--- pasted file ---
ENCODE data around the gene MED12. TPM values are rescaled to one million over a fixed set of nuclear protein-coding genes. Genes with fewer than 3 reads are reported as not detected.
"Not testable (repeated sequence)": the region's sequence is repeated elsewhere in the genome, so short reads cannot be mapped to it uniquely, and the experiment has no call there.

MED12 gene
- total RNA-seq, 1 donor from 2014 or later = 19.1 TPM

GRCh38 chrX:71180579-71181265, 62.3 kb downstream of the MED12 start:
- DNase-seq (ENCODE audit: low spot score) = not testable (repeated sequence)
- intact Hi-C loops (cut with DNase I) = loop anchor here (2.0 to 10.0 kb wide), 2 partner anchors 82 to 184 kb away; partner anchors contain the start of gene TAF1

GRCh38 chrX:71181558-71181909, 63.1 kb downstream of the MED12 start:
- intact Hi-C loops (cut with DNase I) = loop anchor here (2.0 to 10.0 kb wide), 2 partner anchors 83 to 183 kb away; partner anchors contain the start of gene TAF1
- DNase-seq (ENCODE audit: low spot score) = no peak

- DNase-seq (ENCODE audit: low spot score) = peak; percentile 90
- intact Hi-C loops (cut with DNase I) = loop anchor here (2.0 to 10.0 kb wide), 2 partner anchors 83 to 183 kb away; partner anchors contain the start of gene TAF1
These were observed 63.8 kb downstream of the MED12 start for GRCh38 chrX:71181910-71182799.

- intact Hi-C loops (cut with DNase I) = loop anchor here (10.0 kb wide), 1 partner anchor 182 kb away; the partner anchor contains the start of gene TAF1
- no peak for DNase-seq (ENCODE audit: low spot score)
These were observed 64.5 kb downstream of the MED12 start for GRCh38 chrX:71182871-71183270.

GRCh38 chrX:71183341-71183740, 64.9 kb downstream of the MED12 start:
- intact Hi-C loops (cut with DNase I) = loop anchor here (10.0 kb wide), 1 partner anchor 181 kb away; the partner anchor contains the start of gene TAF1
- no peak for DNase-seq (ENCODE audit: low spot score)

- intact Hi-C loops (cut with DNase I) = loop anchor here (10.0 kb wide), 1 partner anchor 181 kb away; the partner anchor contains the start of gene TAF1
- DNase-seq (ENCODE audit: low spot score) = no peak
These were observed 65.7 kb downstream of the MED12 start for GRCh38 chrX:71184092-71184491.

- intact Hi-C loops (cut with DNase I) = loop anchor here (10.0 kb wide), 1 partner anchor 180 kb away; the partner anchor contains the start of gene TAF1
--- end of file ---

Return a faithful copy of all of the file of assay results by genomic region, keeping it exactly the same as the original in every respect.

ENCODE data around the gene MED12. TPM values are rescaled to one million over a fixed set of nuclear protein-coding genes. Genes with fewer than 3 reads are reported as not detected.
"Not testable (repeated sequence)": the region's sequence is repeated elsewhere in the genome, so short reads cannot be mapped to it uniquely, and the experiment has no call there.

MED12 gene
- total RNA-seq, 1 donor from 2014 or later = 19.1 TPM

GRCh38 chrX:71180579-71181265, 62.3 kb downstream of the MED12 start:
- DNase-seq (ENCODE audit: low spot score) = not testable (repeated sequence)
- intact Hi-C loops (cut with DNase I) = loop anchor here (2.0 to 10.0 kb wide), 2 partner anchors 82 to 184 kb away; partner anchors contain the start of gene TAF1

GRCh38 chrX:71181558-71181909, 63.1 kb downstream of the MED12 start:
- intact Hi-C loops (cut with DNase I) = loop anchor here (2.0 to 10.0 kb wide), 2 partner anchors 83 to 183 kb away; partner anchors contain the start of gene TAF1
- DNase-seq (ENCODE audit: low spot score) = no peak

- DNase-seq (ENCODE audit: low spot score) = peak; percentile 90
- intact Hi-C loops (cut with DNase I) = loop anchor here (2.0 to 10.0 kb wide), 2 partner anchors 83 to 183 kb away; partner anchors contain the start of gene TAF1
These were observed 63.8 kb downstream of the MED12 start for GRCh38 chrX:71181910-71182799.

- intact Hi-C loops (cut with DNase I) = loop anchor here (10.0 kb wide), 1 partner anchor 182 kb away; the partner anchor contains the start of gene TAF1
- no peak for DNase-seq (ENCODE audit: low spot score)
These were observed 64.5 kb downstream of the MED12 start for GRCh38 chrX:71182871-71183270.

GRCh38 chrX:71183341-71183740, 64.9 kb downstream of the MED12 start:
- intact Hi-C loops (cut with DNase I) = loop anchor here (10.0 kb wide), 1 partner anchor 181 kb away; the partner anchor contains the start of gene TAF1
- no peak for DNase-seq (ENCODE audit: low spot score)

- intact Hi-C loops (cut with DNase I) = loop anchor here (10.0 kb wide), 1 partner anchor 181 kb away; the partner anchor contains the start of gene TAF1
- DNase-seq (ENCODE audit: low spot score) = no peak
These were observed 65.7 kb downstream of the MED12 start for GRCh38 chrX:71184092-71184491.

- intact Hi-C loops (cut with DNase I) = loop anchor here (10.0 kb wide), 1 partner anchor 180 kb away; the partner anchor contains the start of gene TAF1